RxAdhere can determine both non-adherence to prescribed medications and intake of uncharted medications, which are both tied to costly adverse drug events. The traditional medication reconciliation process may not detect these discrepancies because of inaccurate patient self-reporting, incomplete pharmacy records, and non-interoperable medical records. The plasma-based RxAdhere test is based on tandem mass spectrometry and it confirms the presence or absence of 184 commonly prescribed medications used to treat common, chronic conditions (anticonvulsants; eight classes of anti-hypertensives; antiarrhythmics, analgesics; benzodiazepines; NSAIDs, anticoagulants/antiplatelets; antidepressants; antipsychotics; stimulants; and oral hypoglycemics).

Medication non-adherence is a significant and common problem, Grant Beardsley, a clinical toxicologist at PeaceHealth Laboratories, told attendees. He says it is estimated that 75 percent of Americans may not take medications as directed and this contributes to nearly $200 billion in avoidable costs annually to the health care system.

By administering medications in the hospital, based on what the patient is actually taking—not what prescriptions are in the medical record—Beardsley says more appropriate dosing can occur, cutting the likelihood of a life-threatening reaction to a high-maintenance dose. Relatedly, patients can continue taking all medications that they routinely use, instead of abruptly stopping. In either case, RxAdhere can reduce inpatient adverse drug events and resulting extended hospital stays with their associated expenses.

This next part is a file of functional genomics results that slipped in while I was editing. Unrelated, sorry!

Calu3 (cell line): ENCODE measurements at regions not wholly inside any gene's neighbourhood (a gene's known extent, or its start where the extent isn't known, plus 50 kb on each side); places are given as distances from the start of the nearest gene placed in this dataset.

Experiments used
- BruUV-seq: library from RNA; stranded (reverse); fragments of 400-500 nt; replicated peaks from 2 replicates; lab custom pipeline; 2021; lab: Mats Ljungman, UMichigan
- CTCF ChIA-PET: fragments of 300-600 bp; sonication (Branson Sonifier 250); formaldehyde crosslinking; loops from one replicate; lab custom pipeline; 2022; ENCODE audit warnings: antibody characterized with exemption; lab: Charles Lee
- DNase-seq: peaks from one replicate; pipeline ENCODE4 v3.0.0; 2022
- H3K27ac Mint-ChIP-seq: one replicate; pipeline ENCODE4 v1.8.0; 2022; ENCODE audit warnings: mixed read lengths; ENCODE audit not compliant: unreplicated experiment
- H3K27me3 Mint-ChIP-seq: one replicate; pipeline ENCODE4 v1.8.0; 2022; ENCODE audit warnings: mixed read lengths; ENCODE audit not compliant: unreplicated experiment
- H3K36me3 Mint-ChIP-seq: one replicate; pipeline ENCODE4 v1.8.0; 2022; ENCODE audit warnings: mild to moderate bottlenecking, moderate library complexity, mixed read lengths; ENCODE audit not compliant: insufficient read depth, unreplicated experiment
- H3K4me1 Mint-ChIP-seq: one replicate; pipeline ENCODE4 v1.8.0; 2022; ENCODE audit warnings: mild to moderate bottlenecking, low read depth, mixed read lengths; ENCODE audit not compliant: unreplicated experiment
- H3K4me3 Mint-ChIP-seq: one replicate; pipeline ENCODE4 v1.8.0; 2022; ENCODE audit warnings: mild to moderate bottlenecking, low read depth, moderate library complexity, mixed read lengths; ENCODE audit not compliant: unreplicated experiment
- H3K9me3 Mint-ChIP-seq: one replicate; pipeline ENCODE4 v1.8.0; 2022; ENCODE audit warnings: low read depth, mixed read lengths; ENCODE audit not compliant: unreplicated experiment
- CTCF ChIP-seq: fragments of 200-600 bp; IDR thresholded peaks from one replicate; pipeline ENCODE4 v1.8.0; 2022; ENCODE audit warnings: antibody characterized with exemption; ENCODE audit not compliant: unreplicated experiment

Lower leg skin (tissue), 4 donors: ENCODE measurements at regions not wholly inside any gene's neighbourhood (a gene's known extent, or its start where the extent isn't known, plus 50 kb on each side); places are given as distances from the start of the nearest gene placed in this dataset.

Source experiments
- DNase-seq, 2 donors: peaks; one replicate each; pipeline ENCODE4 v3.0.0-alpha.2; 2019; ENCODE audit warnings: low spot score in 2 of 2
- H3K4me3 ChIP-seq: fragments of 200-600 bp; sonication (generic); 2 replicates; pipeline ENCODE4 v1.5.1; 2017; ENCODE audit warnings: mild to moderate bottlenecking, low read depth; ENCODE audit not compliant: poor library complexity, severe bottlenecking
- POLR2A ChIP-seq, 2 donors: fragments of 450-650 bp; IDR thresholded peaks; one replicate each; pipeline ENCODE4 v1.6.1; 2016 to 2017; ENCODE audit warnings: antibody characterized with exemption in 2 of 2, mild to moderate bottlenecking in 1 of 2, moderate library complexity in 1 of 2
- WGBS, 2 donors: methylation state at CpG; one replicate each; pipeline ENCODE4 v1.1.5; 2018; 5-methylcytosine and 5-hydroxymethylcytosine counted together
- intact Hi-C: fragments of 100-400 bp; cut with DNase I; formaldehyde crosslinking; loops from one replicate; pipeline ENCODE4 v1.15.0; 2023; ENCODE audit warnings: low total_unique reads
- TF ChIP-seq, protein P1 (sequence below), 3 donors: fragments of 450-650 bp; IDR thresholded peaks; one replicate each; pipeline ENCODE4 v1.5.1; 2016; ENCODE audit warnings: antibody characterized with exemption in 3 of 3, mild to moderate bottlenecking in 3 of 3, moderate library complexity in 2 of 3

In an inpatient validation trial of RxAdhere at the PeaceHealth Sacred Heart Medical Center (Portland, Oregon) the test had 99 percent accuracy in detecting inpatient medications in 367 patients. There were no false positives and less than one percent for false negatives. In reconciling prescription data from medical records to 310 outpatient samples (collected in the emergency room) 41 percent of patients were non-adherent for at least one prescribed medication and 31 percent used at least one medication not in the medical record (mostly due to incomplete electronic data).

PeaceHealth has soft launched the test within the hospital and is working on establishing a standardized process to ensure ordering the test becomes the standard of care. In the outpatient setting, Beardsley sees a role for RxAdhere in reducing medication nonadherence, which can improve outcomes for common chronic conditions and medication treatment decisions—for example, it can help determine if the drug or dose is not working or the patient is not taking the medication.

Takeaway: To remain competitive laboratories need to provide enhanced value to their partners throughout the health care system. Laboratory data must be utilized for the financial benefit of the health care system—whether to improve the appropriateness of test orders or prevent longer lengths of stays or adverse reactions.